Peacebuilding charity Conciliation Resources has released an innovative Turkish-Armenian-Azerbaijani documentary film exploring how violence in the past continues to cast long shadows over a divided region.
Memories Without Borders looks at the way recollections of recent and long-gone troubles transcend the closed borders dividing communities and lives today.
Featuring perspectives from people living in four locations – Istanbul, the contested territory of Nagorny Karabakh, the Azerbaijani capital of Baku and southern Armenia – the film explores different personal experiences of exclusion and discrimination, family silences on ancestry, contesting official history and remembering violence.
Running through all the stories told in Memories Without Borders are common threads of unresolved violence spanning generations.
Turks and Armenians disagree over how episodes of violence and mass deportation in the last decades of the Ottoman Empire should be interpreted. In the early 1990s Armenians and Azeris went to war for control of contested lands in Nagorny Karabakh, depriving over a million people of their homes and leaving large swathes of Azerbaijani territory under Armenian occupation.
Efforts to resolve conflict and open borders have ebbed and flowed: an initiative to reopen the Turkish–Armenian border stalled in 2010, while the Armenian–Azerbaijani peace process has rarely seemed so deadlocked. Yet life on each side of these closed borders continues, and what communities remember about those on the other side matters.
Memories Without Borders is the result of a two-year collaboration between a group of Turkish, Armenian and Azerbaijani filmmakers, with support from Conciliation Resources.
Given deep-rooted regional tensions, such a collaboration has never been possible before, making the resulting film a first of its kind. Dr Laurence Broers, Caucasus Projects Manager for Conciliation Resources, said: "This film was made across closed borders, without a common working language and with just two meetings of the production team at the beginning and end. Our experience shows that even when borders are closed and tensions are high, there are alternatives to accepting the status quo and monolithic understandings of conflict."
Film can be a key tool in peacebuilding, helping communities who may only have heard one-sided accounts of history to be exposed to other accounts of conflict.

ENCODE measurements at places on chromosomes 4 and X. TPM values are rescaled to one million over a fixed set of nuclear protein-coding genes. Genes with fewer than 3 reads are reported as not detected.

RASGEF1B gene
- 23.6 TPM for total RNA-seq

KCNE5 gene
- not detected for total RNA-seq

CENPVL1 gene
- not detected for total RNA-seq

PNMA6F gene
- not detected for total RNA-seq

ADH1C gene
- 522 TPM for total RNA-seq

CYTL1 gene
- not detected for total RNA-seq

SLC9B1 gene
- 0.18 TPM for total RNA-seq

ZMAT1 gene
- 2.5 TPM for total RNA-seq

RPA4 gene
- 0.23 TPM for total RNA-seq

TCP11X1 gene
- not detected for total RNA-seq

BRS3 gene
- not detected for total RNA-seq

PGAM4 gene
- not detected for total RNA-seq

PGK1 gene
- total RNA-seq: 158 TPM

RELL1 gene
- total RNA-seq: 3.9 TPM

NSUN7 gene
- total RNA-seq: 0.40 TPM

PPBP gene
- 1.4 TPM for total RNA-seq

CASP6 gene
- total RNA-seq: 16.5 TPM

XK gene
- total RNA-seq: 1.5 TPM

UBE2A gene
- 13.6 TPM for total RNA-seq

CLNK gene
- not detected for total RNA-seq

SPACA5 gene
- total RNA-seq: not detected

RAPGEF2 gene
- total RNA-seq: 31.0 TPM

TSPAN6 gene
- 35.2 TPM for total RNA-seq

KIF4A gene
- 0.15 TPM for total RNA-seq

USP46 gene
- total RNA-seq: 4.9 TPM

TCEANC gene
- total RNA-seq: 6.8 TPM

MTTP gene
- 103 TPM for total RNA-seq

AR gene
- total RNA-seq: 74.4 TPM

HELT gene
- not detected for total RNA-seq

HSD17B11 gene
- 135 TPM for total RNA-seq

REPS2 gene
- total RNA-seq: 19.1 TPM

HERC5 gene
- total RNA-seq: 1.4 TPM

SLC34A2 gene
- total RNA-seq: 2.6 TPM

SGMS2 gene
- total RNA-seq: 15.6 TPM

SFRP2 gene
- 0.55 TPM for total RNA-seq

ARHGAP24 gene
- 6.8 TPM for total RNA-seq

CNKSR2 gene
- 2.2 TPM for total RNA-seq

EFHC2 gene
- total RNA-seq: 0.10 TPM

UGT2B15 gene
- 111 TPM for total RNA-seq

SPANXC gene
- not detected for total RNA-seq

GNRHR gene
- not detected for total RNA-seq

“Reconciliation will only be possible if people have the chance to listen to each other and to share memories of the past,” said Nouneh Sargsyan, director of Internews Media Support, the key Armenian partner in the film. “Sharing these memories can positively impact conversations about the future, allowing them to become more open and trustful.”
“Armenians and Azerbaijanis are often thoroughly convinced of the cynicism of the other side. Initiatives like this offer an alternative to that. We need to confront the difficult issues if we are to move forward,” said Ilham Safarov, director of Internews Azerbaijan, the Azerbaijani partner making the film.
Memories Without Borders has been shown at public screenings in Armenia, Azerbaijan, the contested territory of Nagorny Karabakh and Turkey, prompting impassioned and thought-provoking debate among all audiences.
From 19 March 2013, the film is being screened and discussed at meetings and events in Brussels, Paris and London.
“The stories told by the people in our film are about issues which are still affecting all of us today,” said Turkish director, Mehmet Binay. “Furthermore, the way we treat each other in our own regions affects how we deal with others nearby, including our European neighbours. It’s therefore crucial for a number of reasons that our stories are heard.”
For more information, images, and interview requests for the week commencing 18 March, contact:
Sasha Arms, Communications Manager, Conciliation Resources
Email: firstname.lastname@example.org | Telephone: +44 7436 102 524
- Find further background information and a two minute trailer.
- Watch the full 55-minute film in English, Azeri, Armenian and Turkish.
Notes to editors:
Conciliation Resources has been working on the Nagorny Karabakh conflict for more than a decade. We are a founder member of the Consortium Initiative (2003-09) – a group of international organisations working to improve the prospects for peace in the region. In 2010 we joined the European Partnership for the Peaceful Resolution of Conflict over Nagorny Karabakh. The aim of our work in the region is to improve the prospects for peace. We do this by supporting local people working for change, connecting people across divides to create opportunities for dialogue, challenging prejudices and influencing peace-making strategies and policy. Find out more about our work in the South Caucasus.
Conciliation Resources is an independent, international peacebuilding organisation working with people in conflict to prevent violence and build peace. With 16 years’ experience of working internationally to prevent violent conflict, we make a commitment to be there for as long as we’re needed to provide advice, support and practical resources. We work with partners – local and international civil society organisations and governments - in Africa, Asia, Europe, Latin America and the Pacific. In addition, we take what we learn to government decision-makers and others working to end conflict.
Conciliation Resources is funded through grants from governments, multilateral agencies, independent trusts and foundations. Conciliation Resources is a registered UK charity (1055436).